Description

    BACKGROUND
  • The present disclosure relates generally to multi-core chips having a parent core and a scout core, and more specifically, to a parent core notifying a scout core of anticipated prefetches in a multi-core chip.
  • Single thread processor performance growth has been limited due to power requirements needed for single thread performance. Doubling the power requirements of a processor through increased frequency and/or functional features does not necessarily yield a performance gain greater than or equal to the increased power requirement. This is because the performance gain to power gain ratio is significantly skewed. To provide chip performance growth, significant portions of the power budget may be devoted to placing additional cores on a chip. While cache and memory sharing prevents the performance increase from being equal to the ratio increase in the number of cores, the performance gain for increasing a core count on the chip may yield a greater performance/watt gain than solely improving the performance of a single core processor.
  • In one approach to enhance single thread performance, a secondary core on the same chip as a primary or parent core may be leveraged as a scout core. Specifically, the scout core may be used to prefetch data from a shared cache into the parent core's private cache. This approach may be especially useful in the event the parent core encounters a cache miss. A cache miss occurs when a particular line of data causes a search of a directory of the parent core, and the requested line of cache is not present. One typical approach to obtain the missing cache line is to initiate a fetch operation to a higher level of cache. The scout core provides a mechanism that is used to prefetch data needed by the parent core. Sometimes the parent core may be aware of a series of anticipated or imminent prefetches, where the data prefetched by the scout core may be used by the parent core at a later time.
  • SUMMARY
  • Embodiments relate to prefetching data on a chip having a scout core and a parent core coupled to the scout core. The method includes determining that a program executed by the parent core requires content stored in a location remote from the parent core. The method also includes sending a fetch table address determined by the parent core to the scout core. The method also includes accessing a fetch table that is indicated by the fetch table address by the scout core. The fetch table indicates how many of pieces of content are to be fetched by the scout core and a location of the pieces of content. The method further includes based on the fetch table indicating, fetching the pieces of content by the scout core. The method further includes returning the fetched pieces of content to the parent core.
  • BRIEF DESCRIPTION OF THE SEVERAL VIEWS OF THE DRAWINGS
  • The subject matter which is regarded as embodiments is particularly pointed out and distinctly claimed in the claims at the conclusion of the specification. The forgoing and other features, and advantages of the embodiments are apparent from the following detailed description taken in conjunction with the accompanying drawings in which:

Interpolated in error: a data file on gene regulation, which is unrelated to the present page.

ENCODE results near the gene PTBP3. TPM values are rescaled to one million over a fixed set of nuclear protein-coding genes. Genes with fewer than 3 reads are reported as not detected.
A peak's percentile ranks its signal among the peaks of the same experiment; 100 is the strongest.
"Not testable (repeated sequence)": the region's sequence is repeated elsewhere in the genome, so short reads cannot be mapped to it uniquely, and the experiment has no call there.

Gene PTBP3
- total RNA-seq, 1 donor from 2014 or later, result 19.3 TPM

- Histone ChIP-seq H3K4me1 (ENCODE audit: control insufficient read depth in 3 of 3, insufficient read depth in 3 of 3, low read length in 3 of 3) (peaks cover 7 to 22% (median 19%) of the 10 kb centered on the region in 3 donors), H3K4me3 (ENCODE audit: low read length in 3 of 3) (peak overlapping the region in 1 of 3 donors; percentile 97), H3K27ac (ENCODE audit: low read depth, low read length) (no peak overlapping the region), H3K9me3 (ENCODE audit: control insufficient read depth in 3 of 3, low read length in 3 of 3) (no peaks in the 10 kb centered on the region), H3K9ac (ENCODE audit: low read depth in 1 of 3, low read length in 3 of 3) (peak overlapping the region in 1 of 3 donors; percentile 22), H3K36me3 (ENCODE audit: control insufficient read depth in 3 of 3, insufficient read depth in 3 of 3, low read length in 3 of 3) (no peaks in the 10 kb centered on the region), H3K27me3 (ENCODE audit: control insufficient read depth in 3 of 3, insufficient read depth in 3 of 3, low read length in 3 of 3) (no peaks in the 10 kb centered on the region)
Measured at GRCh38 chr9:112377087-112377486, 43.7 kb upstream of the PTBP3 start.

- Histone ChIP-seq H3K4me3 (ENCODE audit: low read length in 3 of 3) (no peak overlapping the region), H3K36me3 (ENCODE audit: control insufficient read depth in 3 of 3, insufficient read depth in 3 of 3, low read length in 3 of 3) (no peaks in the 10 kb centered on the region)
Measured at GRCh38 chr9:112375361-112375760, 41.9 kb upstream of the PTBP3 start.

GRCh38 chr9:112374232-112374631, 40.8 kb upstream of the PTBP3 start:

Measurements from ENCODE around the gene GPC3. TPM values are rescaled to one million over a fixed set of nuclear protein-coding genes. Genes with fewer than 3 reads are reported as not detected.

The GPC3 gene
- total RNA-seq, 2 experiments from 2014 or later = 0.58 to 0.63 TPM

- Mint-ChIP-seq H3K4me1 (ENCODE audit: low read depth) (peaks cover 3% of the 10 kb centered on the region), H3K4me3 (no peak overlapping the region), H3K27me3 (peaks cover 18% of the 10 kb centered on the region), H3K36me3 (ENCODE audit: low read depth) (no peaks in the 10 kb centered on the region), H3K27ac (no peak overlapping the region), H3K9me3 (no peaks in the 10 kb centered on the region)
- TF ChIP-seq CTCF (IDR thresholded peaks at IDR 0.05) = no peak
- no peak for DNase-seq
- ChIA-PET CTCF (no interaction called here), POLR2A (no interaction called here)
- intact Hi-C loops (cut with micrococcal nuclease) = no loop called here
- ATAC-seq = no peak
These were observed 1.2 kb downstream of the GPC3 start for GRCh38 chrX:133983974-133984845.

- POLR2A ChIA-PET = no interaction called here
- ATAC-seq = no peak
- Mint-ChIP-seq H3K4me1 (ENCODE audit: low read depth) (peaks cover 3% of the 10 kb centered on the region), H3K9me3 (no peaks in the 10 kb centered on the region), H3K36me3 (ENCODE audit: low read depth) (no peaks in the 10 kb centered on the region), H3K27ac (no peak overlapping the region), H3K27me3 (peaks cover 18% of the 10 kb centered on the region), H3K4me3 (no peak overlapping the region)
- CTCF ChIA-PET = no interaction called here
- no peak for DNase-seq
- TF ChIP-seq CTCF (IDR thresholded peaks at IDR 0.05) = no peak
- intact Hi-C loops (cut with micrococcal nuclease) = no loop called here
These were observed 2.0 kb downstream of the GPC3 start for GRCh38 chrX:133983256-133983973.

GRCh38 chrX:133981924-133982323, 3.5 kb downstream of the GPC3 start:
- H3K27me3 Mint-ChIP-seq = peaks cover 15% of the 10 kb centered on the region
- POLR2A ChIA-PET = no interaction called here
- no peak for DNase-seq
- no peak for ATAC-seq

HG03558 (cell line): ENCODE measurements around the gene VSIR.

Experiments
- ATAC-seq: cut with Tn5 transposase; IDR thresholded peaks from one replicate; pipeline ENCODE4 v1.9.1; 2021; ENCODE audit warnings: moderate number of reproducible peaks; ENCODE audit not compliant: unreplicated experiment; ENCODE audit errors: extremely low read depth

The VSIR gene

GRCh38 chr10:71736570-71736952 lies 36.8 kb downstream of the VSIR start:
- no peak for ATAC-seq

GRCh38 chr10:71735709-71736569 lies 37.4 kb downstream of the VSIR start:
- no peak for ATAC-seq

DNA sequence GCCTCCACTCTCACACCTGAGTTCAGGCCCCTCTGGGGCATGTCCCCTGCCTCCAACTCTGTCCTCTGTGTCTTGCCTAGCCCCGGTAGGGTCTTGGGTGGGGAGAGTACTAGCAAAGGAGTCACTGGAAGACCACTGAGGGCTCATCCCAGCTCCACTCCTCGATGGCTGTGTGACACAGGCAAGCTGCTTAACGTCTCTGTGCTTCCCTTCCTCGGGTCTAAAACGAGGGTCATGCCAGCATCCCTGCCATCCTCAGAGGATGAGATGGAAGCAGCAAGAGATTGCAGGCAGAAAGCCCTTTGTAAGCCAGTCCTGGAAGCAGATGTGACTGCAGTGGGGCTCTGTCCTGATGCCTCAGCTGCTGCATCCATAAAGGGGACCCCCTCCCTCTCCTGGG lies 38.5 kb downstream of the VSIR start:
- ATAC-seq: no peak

• FIG. 1 depicts multi-core chips in accordance with an embodiment;
  • FIG. 2 depicts a central processing (CP) chip in accordance with an embodiment;
  • FIG. 3 depicts a fetch table in accordance with an embodiment;
  • FIG. 4 depicts another fetch table in accordance with yet another embodiment;
  • FIG. 5 depicts a process flow for illustrating a method of operation for fetching data by the scout core in accordance with an embodiment; and
  • FIG. 6 illustrates a computer program product in accordance with an embodiment.
  • DETAILED DESCRIPTION
  • An embodiment for prefetching data for a parent core by a scout core in a multi-core chip is disclosed. In one exemplary embodiment, the multi-core chip includes a scout core and at least one parent core in communication with the scout core. The parent core may determine that a specific program requires data or content stored in a location remote from the parent core (e.g., a cache shared by the parent core and the scout core, or system memory). The parent core sends a fetch table address to the scout core based on the content required by the program. The scout core may then retrieve a fetch table pointed to by the fetch table address. The fetch table specifies how many pieces of content are to be fetched by the scout core as well as the location of the pieces of content on a computer system. The scout core may then fetch the pieces of content, and send the content back to the parent core. The approach as disclosed in exemplary embodiments allows the parent core to anticipate various prefetches, where the content required may be fetched by the scout core.
  • FIG. 1 illustrates an example of a computing system 10 in accordance with one embodiment. The computing system 10 includes at least one central processing (CP) chip 20. In the exemplary embodiment as shown in FIG. 1, three CP chips 20 are shown, however it is to be understood that any number of CP chips 20 may be used as well. For example, in one approach, the computing system 10 may include eight CP chips 20. In another approach, the computing system 10 may include up to twelve or sixteen CP chips 20. Each CP chip 20 is in communication with a shared cache 22 and a system memory 24.